Hello and welcome back to the Gubba podcast! I’m Gubba, a first time homesteader following in the footsteps of my homesteading forbears. In this podcast I discuss prepping, homesteading, and everything in between. Today I want to discuss with you all about goats.
What you need to know before getting goats, the basics, and I’m inviting you to come along on my goat adventure as I now have 4 goats! If you follow me on socials, you have seen them and they’re so stinking cute! I have four Nigerian dwarf goats that I got for milk. People like to talk about chicken math, but for me it has become goat math. I started with 2, now I’m at 4, and will be at 6 soon. I’m telling myself I will stop there, but I love how easy of a livestock animal they are.
For me and my area at least, so I wanted to share all of the knowledge I have accumulated if you are wondering if goats are right for you and what you need to know about getting them.
So whether you're considering getting your own goats or simply curious about these remarkable creatures, this episode is for you. Let's get started!
What are goats used for?
A little bit of background Goats have been domesticated for thousands of years and have served humans in various ways. They are versatile animals that provide milk, meat, fiber, and even companionship. Goats are closely related to sheep and cattle. They are known for their incredible agility, curiosity, and adaptability, making them excellent foragers and climbers. You can see the curiosity on a goat’s face, the world is at their hooves and they just want to play and get into trouble. Some people love that and others do not.
When it comes to owning goats, there are a few essential factors to consider. First, you need to understand the specific needs and requirements of goats. These animals have unique dietary needs, housing requirements, and health considerations. Let's break it down step by step.
What is a goat’s diet?
Diet and nutrition are crucial aspects of goat care. Goats are ruminants, meaning they have a four-chambered stomach designed to efficiently digest plant-based materials. Their diet primarily consists of roughage, such as grass, hay, and browse. It's important to provide them with a balanced diet that includes essential nutrients, vitamins, and minerals. Additionally, goats require fresh, clean water at all times. So if you’re thinking of getting goats, plan ahead of time their watering situation. Currently, I have water feed buckets that I use. One I keep inside their shelter and another out in the run that the chickens use as well. I get them fresh water every morning or night depending on how dirty it is or if they need more. I’ve found that the goats don’t like to drink out of the water that the chickens do even though it is clean. Goats can be picky!
What do you need for housing goats?
Housing is another vital aspect of goat ownership. Providing a secure and comfortable shelter is essential to protect goats from harsh weather conditions and predators. The shelter should have good ventilation, be well-drained, and have enough space for goats to move around freely. Additionally, a secure fence is necessary to prevent escapes and keep predators at bay. I would make sure that moisture is not an issue in your goat’s shelter. They do not like to be wet and it could actually be hazardous to their health. You can do something as simple as a three-sided enclosure. They are tolerable to hot and cold, but water is something they will not tolerate.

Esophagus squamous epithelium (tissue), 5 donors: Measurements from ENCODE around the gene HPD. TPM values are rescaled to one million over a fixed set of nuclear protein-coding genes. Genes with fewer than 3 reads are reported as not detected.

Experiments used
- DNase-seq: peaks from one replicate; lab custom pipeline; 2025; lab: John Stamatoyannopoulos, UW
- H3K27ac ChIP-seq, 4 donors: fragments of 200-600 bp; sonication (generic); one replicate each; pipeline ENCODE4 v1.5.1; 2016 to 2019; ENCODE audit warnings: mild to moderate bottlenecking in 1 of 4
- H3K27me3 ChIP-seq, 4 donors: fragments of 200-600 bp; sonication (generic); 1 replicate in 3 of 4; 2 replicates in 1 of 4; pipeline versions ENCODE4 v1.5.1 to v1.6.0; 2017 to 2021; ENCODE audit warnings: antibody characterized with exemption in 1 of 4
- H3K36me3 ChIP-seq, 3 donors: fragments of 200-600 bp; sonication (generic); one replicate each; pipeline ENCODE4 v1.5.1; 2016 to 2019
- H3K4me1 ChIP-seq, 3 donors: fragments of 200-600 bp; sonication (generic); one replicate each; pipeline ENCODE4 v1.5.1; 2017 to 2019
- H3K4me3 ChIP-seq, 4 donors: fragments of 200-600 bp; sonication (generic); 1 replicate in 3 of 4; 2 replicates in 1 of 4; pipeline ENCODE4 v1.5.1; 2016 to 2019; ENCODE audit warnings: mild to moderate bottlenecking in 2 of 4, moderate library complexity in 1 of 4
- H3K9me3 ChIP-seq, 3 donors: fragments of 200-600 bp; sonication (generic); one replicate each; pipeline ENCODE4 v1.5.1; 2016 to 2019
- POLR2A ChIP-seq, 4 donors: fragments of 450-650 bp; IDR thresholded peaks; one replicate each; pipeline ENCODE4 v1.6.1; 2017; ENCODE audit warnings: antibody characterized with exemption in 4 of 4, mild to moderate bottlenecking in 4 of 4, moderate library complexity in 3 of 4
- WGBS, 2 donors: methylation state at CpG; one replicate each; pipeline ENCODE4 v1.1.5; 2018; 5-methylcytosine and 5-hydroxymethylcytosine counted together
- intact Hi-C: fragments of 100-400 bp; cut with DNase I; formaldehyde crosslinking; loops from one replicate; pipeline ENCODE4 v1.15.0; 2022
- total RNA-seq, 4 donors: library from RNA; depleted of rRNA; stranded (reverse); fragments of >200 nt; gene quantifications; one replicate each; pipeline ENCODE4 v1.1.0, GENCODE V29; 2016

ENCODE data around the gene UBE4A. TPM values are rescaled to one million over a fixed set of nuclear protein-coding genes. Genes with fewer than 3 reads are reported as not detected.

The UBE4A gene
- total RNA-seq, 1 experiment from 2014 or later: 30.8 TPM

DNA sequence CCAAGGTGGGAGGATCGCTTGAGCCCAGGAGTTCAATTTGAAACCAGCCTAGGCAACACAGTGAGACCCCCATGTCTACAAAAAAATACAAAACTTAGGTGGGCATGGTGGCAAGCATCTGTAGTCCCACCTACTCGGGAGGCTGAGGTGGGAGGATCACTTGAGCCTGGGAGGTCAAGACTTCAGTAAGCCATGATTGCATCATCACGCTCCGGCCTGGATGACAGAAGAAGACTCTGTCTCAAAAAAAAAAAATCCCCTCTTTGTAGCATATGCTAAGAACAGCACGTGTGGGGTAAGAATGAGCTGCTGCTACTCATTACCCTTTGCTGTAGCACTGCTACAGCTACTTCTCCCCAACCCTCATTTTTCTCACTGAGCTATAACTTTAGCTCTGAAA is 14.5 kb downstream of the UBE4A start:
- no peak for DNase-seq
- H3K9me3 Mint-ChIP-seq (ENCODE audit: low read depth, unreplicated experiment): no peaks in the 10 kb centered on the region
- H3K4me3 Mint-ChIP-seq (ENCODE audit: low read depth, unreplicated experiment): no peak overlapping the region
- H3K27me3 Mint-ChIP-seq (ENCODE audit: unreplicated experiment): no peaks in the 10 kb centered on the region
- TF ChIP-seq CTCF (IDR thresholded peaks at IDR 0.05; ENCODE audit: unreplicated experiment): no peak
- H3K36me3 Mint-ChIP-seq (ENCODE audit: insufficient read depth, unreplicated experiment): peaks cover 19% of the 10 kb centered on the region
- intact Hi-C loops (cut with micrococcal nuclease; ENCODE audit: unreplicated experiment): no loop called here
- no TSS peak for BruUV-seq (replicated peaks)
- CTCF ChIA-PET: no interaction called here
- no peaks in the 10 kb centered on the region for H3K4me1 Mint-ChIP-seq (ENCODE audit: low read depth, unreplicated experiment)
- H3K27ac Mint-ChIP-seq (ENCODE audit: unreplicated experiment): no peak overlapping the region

How to treat goat parasites?
One downside of goats is that they are susceptible to parasites. This was a big con for me when I was originally looking at dairy animals. I didn’t want to deal with treating for parasites and de-worming, but I have come to learn it is not as difficult as it seems. You can do fecal smears to get counts on worms or have a veterinarian do it. You can also check their eyelid coloring to see what the load of parasites is. You essentially pull down their eyelid and you want it to be red or pink. If it is white, you are in the emergency zone and need to treat immediately.
All of this information I learned while spending some time with an experienced dairy goat owner. They showed me how you pull down the eye lids, what colors to look for and how white is a serious emergency for your goat. So regular monitoring of their body condition, temperature, and overall behavior is essential to catch any potential health issues early.
This goat owner used a holistic herb powder for their goat dewormer and that is what I am using as well. I didn’t want to have to subject my goats to constant pharmaceuticals if I didn’t have to. Plus, you have to toss the milk with pharmaceuticals. Herb treatment of parasites you generally don’t have to. Land of Havanah is what I am using. I just top dress their feed with the powder according to their weight and current parasite load and use it for maintenance.
Are goats social?